Dave Seddon's Preston North End verdict: Lilywhites have old heads on young shoulders
Steve McClaren was wide of the mark is his phraseology when describing Preston as a '˜wily, old, experienced team'.
Then again, you could see what the ex-England boss was trying to get at when mulling over his QPR side’s defeat to North End on the opening day.
The average age of PNE’s starting XI on Saturday was 24-and-a-half, so quite where the ‘wily, old’ bit came from, only McClaren can tell us.
Tom Clarke was the oldest at 30, Declan Rudd next in the list at 27.
In Ben Davies and Josh Harrop, the home side had two 22-year-olds playing, with Ben Pearson, Alan Browne and Callum Robinson all 23.
Young pups might have been a better description but there you go.
McClaren said: “We knew it was going to be a tough game against what I would call a wily, old, experienced Preston team who have been doing jobs on people and know how to win games, especially at home.
“They demonstrated that experience in winning the game.”
I’ll agree with McClaren to a point with his view that PNE have been ‘doing jobs’ on teams, but would argue at home it has not been a strength of theirs – more so on their travels. They are more streetwise in their approach, knowing when to speed things up and slow it down.
They got within touching distance of the play-offs last season with that approach and the hope is North End can go one better this time.
Alex Neil seemed a touched puzzled by his counterpart’s description of PNE when he was asked if that could be seen as a compliment.
The Preston manager said:“A wily Championship side? Okay.
“The fact is we beat them twice last year and we beat them again this time. That is fine with me.”
McClaren had all manner of vantage points from which to watch this game.
He started off watching from the old television gantry above the Invincibles Pavilion before making his way down to the technical area.
When the second half kicked off McClaren was still making his way from the tunnel and was stood level with the edge of the box for a good minute or so, giving out instructions.
It is one thing to stray out of the technical area but this was really taking things to the extreme!
What McClaren and a crowd of 13,418 witnessed was a 1-0 first-day PNE win for the second year running. It should have been more comfortable in terms of the chances created and time on the ball which Neil’s men had.
One goal was enough but it did take a fine save from Declan Rudd in the 88th minute to stop QPR taking a point back to West London with them.
Redundant in terms of shot-stopping for much of the afternoon, Rudd stretched up to tip a close-range shot from Idrissa Sylla over the bar.
It was heart-in-mouth stuff and had the ball hit the net rather than Rudd’s glove, PNE would have been kicking themselves.
Browne was their matchwinner, his header from a Josh Harrop free-kick five minutes after the interval enough to put three points on the board.
Interviewed last week in the build-up to the game, a modest Browne had said he didn’t see himself as the ‘big dog’ at Deepdale even if he had won two player of the year awards last season.
For him, this season was about proving himself again and trying to build on what he did last term.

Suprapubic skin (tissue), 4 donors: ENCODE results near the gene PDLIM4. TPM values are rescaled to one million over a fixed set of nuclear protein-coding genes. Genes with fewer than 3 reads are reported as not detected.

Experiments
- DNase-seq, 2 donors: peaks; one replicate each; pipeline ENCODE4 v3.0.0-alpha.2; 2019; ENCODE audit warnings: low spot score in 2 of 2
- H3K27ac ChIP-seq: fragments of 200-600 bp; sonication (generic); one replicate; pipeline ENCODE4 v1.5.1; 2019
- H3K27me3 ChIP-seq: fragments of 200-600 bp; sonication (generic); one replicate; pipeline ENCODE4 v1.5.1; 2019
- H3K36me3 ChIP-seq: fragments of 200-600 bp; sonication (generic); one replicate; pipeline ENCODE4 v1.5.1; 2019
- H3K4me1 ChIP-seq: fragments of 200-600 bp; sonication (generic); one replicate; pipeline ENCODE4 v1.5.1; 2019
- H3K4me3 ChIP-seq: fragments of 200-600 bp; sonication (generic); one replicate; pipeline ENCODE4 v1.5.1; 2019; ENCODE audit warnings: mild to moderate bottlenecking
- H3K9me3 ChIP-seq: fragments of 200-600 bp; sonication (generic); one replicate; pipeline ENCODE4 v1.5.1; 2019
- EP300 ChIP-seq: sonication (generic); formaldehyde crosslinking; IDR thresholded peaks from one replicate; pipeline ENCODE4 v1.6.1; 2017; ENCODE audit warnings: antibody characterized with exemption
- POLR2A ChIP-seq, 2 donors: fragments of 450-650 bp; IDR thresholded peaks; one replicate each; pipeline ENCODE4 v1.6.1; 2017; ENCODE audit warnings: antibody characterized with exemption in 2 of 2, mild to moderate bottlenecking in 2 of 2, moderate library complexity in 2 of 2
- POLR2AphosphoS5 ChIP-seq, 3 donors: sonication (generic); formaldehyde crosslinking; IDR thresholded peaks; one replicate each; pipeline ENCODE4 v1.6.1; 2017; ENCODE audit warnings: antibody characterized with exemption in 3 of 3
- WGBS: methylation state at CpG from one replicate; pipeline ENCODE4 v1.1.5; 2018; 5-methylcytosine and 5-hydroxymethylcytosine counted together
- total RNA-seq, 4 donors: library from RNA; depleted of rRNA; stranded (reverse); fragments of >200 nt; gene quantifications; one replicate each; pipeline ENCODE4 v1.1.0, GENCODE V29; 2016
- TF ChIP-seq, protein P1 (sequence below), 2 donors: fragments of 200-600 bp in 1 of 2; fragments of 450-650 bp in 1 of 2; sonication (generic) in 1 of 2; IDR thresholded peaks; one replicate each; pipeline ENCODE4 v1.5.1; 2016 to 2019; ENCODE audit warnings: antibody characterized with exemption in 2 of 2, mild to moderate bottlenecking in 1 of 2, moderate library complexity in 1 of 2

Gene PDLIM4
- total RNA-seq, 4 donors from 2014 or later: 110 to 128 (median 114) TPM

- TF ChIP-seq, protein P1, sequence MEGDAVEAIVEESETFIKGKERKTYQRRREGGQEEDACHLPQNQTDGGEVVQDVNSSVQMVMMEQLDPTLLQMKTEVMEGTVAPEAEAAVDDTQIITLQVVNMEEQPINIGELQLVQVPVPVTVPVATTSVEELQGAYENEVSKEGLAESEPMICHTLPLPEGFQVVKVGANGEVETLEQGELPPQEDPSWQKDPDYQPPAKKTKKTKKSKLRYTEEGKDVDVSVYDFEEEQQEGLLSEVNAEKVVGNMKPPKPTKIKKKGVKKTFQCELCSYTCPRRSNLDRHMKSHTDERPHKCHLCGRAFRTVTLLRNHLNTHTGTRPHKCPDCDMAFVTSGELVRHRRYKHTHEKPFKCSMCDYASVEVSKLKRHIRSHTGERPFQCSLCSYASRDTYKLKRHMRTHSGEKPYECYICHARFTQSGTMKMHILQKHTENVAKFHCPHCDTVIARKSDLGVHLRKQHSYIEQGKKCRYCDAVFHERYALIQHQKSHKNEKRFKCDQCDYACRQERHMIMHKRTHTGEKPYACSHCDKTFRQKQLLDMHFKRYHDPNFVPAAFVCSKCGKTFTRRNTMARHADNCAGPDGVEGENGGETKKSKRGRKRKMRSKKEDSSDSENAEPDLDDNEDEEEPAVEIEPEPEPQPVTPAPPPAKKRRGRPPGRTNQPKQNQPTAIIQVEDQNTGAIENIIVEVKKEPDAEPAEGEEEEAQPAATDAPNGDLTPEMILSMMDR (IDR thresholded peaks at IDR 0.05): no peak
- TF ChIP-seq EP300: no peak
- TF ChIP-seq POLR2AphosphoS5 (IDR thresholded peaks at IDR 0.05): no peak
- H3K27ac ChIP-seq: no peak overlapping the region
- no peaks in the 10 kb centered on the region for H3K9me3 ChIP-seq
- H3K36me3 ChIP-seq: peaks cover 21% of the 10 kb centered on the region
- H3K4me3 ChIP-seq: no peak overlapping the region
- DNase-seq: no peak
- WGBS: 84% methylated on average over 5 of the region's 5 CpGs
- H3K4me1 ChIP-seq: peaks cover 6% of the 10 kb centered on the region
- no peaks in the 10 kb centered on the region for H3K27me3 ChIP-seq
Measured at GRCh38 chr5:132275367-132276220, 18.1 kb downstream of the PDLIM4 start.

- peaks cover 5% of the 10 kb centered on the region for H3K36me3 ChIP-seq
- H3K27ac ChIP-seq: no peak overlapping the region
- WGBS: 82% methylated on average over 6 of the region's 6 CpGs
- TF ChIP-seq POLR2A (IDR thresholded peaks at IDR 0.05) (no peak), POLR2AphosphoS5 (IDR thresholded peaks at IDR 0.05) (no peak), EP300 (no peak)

A first-day goal, coupled with a strong display in the midfield, was a good way to start down that path.
It was done in front of Roy Keane who was making one of his regular Deepdale trips to monitor the Irish contingent.
Browne and Robinson were the two who made the starting line-up, with Daryl Horgan coming on later. Graham Burke’s debut will have to wait after he stayed on the bench, while the big Irish absentee was Sean Maguire.
It is that void which PNE are attempting to fill this week before Thursday’s deadline and beyond that in the loan window, which runs until the end of August.
Louis Moult was on striker duty in a 4-1-4-1 system against QPR and put in a good shift.
His lay-offs and hold-up play were very good, and he gave as good as he got against Toni Leistner and Joel Lynch, both visiting centre-halves you could put in the category of ‘unit’.
In terms of chances there was nothing which fell the way of Moult, which was probably more to do with a shortage of service into him in the box.
Moult’s strength is being on the end of things close in – that is where he will be judged.
What is not in any doubt is that he shouldn’t have to carry the tag of being Preston’s only out-and-out striker until the return of Maguire in a couple of months.
Robinson and Barkhuizen are options to play down the middle but not long-term.
When Moult’s race was run on Saturday, it was Robinson who played the last 13 minutes as a striker.
North End will need Moult and at least one other to give them the range of competition which they have in other areas of the squad.
It was important for PNE to get off to a winning start, not only to lift spirits following the injuries to Maguire and Billy Bodin, but to get points on the board early.
The longer you wait for a first win, pressure builds, as does anxiety.
Three points have given Neil’s men a foothold as they go into games against relegated pair Swansea and Stoke.
Against QPR, North End had the lion’s share of the ball in the first half – the visitors happy to sit off.
Barkhuizen and Robinson both had chances, the former sending a shot inches too high early on.
The winner came in the 50th minute, a foul on Andrew Hughes seeing PNE awarded a free-kick on the left.
Harrop delivered it deep to the far post, Browne rising to loop a header back across goal and into the net.
Robinson had a couple of chances to extend the lead but one goal was to prove enough for a winning start.